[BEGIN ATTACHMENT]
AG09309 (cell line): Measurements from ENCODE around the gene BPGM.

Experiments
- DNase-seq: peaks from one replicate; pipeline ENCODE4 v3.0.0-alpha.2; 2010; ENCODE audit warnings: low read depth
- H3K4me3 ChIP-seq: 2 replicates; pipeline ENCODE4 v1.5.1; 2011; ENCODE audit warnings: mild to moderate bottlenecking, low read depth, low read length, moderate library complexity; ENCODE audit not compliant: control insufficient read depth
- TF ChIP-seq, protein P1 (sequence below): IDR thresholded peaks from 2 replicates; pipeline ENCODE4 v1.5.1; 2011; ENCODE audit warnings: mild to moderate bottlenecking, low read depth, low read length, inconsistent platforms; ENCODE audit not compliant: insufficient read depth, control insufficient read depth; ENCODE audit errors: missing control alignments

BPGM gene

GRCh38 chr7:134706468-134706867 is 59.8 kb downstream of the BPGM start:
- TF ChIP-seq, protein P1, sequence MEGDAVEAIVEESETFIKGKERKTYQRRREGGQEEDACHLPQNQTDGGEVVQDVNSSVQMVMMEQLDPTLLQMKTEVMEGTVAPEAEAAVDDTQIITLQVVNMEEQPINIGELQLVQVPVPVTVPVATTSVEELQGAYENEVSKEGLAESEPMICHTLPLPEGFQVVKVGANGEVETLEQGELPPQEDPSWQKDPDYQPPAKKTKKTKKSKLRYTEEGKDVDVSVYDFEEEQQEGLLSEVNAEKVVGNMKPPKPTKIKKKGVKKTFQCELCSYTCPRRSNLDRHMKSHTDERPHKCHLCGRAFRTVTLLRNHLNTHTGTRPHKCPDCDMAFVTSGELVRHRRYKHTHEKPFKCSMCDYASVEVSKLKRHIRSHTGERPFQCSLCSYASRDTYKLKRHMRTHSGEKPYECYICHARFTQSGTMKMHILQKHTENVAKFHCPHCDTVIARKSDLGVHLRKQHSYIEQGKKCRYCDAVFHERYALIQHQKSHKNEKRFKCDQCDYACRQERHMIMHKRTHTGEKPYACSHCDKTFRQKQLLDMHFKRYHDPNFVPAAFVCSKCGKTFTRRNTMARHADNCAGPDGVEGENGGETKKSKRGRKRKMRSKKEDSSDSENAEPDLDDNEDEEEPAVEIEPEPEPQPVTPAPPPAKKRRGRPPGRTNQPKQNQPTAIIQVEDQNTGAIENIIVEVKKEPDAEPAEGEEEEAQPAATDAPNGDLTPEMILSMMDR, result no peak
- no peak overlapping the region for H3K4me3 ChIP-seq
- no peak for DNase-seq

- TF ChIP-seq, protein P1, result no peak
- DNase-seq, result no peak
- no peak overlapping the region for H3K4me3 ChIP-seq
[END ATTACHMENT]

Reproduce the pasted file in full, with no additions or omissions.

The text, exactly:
AG09309 (cell line): Measurements from ENCODE around the gene BPGM.

Experiments
- DNase-seq: peaks from one replicate; pipeline ENCODE4 v3.0.0-alpha.2; 2010; ENCODE audit warnings: low read depth
- H3K4me3 ChIP-seq: 2 replicates; pipeline ENCODE4 v1.5.1; 2011; ENCODE audit warnings: mild to moderate bottlenecking, low read depth, low read length, moderate library complexity; ENCODE audit not compliant: control insufficient read depth
- TF ChIP-seq, protein P1 (sequence below): IDR thresholded peaks from 2 replicates; pipeline ENCODE4 v1.5.1; 2011; ENCODE audit warnings: mild to moderate bottlenecking, low read depth, low read length, inconsistent platforms; ENCODE audit not compliant: insufficient read depth, control insufficient read depth; ENCODE audit errors: missing control alignments

BPGM gene

GRCh38 chr7:134706468-134706867 is 59.8 kb downstream of the BPGM start:
- TF ChIP-seq, protein P1, sequence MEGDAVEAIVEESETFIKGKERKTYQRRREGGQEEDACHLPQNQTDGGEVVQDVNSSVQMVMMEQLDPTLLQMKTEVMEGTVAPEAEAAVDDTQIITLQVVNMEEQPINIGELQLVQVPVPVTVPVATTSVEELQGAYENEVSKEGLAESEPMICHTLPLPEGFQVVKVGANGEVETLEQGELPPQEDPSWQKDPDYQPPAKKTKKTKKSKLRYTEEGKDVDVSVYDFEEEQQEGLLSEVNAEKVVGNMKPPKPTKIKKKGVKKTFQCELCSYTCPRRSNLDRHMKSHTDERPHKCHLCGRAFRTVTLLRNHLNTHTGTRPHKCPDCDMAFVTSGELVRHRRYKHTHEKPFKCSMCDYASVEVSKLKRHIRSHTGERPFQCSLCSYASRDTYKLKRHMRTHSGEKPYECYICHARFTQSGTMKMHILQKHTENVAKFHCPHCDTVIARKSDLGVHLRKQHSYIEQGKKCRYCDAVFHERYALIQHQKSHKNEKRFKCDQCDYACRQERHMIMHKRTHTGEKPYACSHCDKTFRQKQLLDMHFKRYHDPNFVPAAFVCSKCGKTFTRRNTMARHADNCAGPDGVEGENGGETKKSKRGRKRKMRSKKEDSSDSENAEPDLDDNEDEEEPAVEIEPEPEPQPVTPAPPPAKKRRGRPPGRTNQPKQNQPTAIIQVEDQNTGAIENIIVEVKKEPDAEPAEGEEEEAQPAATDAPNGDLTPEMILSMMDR, result no peak
- no peak overlapping the region for H3K4me3 ChIP-seq
- no peak for DNase-seq

- TF ChIP-seq, protein P1, result no peak
- DNase-seq, result no peak
- no peak overlapping the region for H3K4me3 ChIP-seq